• Do nothing to be in tune (in other words, the pitch, or slot, is right where you want it to be).

Then try the next numbered Coupler you have and do the same thing. After you experiment a bit, you’ll start to hear and feel the gap adjustment.

The goal is to find the gap that gives you the best intonation.

Then use the one you find best in your routine. Don’t be afraid to change Couplers as you become more experienced with the gap effect.

The video below explains an easy way to determine the best gap for your mouthpiece, your trumpet, and the way you play using only an F Major Scale.

Using a solid shank mouthpiece – Follow the directions to the right:

FlexPaper

Start by playing an F major scale from F in the staff to the octave above (just on top of the staff).
When you get to the top F listen and see if you have to:

  • Push up to be in tune.
  • Come down to be in tune.
  • Do nothing to be in tune (in other words, the pitch, or slot, is right where you want it to be).

Then add a small piece of paper on the side of the shank as shown in the picture and play the scale again. If it improves you know you can benefit from a different gap.
If it gets worse or stays the same you know you are either:

  • At optimum Gap
  • Or you need to decrease the gap which can be done easily by having your mouthpiece converted for Flex Couplers.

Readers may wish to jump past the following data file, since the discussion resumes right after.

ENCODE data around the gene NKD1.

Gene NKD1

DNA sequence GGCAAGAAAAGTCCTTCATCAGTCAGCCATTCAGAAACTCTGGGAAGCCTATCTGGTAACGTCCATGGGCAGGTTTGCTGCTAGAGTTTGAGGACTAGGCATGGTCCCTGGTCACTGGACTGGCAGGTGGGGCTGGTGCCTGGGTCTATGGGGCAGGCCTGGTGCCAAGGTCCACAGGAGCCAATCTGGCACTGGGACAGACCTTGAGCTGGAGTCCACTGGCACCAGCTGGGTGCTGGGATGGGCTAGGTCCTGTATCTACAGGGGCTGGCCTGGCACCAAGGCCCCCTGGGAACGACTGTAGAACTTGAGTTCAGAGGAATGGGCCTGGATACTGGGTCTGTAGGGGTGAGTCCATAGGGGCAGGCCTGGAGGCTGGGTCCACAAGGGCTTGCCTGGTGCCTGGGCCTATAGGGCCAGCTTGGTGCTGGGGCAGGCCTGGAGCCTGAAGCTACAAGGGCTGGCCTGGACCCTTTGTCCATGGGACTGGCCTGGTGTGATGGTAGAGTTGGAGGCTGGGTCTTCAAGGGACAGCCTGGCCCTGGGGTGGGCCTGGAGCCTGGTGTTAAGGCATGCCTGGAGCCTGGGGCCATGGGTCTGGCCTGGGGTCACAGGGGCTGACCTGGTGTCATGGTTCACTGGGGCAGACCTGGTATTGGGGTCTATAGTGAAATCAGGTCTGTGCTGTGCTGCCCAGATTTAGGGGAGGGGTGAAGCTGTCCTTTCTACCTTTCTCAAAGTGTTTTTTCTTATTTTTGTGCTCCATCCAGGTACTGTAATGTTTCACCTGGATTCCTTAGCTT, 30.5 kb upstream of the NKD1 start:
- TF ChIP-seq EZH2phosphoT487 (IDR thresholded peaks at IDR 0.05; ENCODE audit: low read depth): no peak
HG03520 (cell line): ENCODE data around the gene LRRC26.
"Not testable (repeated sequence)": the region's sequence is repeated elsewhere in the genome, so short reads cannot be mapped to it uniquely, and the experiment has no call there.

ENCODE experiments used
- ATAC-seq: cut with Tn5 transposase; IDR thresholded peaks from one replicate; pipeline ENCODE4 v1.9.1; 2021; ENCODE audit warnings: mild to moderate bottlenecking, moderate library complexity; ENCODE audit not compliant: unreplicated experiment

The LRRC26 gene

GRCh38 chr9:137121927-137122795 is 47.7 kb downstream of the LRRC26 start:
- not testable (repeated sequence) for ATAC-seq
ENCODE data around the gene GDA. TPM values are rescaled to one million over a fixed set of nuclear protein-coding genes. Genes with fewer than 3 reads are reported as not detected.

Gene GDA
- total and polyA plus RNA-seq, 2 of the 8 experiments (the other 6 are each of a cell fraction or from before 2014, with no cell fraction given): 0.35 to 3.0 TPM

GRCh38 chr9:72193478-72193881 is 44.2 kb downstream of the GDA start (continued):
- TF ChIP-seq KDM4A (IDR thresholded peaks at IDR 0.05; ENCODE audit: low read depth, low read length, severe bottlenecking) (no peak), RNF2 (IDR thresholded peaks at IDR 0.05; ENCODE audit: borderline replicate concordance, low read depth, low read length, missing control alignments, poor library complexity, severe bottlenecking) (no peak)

The correct gap for each mouthpiece/trumpet system and player cannot be calculated.
It must be discovered through experimentation.

Gap Calculation?

Unfortunately, it is not possible to calculate the correct gap for a system or individual. Remember that adjusting the gap is primarily an acoustic phenomenon. It affects the relative intonation of the notes (pitch center).

Because each player pushes their lips into the mouthpiece by a different amount, this alone affects the relative intonation of the mouthpiece/trumpet system. The video to the right shows this in graphical terms.

The video below explains why gap calculations don’t work.

Annulus (gap) Frequently Asked Questions

Flexancouplers

Flex Mouthpiece with Couplers for Gap Adjustment

What is the Annulus, or Gap?

The gap is the space that can exist between the end of a trumpet mouthpiece and the start of the receiver.

Why is the gap important?

Adjusting the gap is the best way to ensure your set-up is in tune with Mother Nature’s harmonic series. When your set-up is in tune with the harmonic series, you get the maximum amount of sound along with ease of play.

What does the gap do?

The gap affects the location of the slots, or modes, and this affects the back pressure the player feels.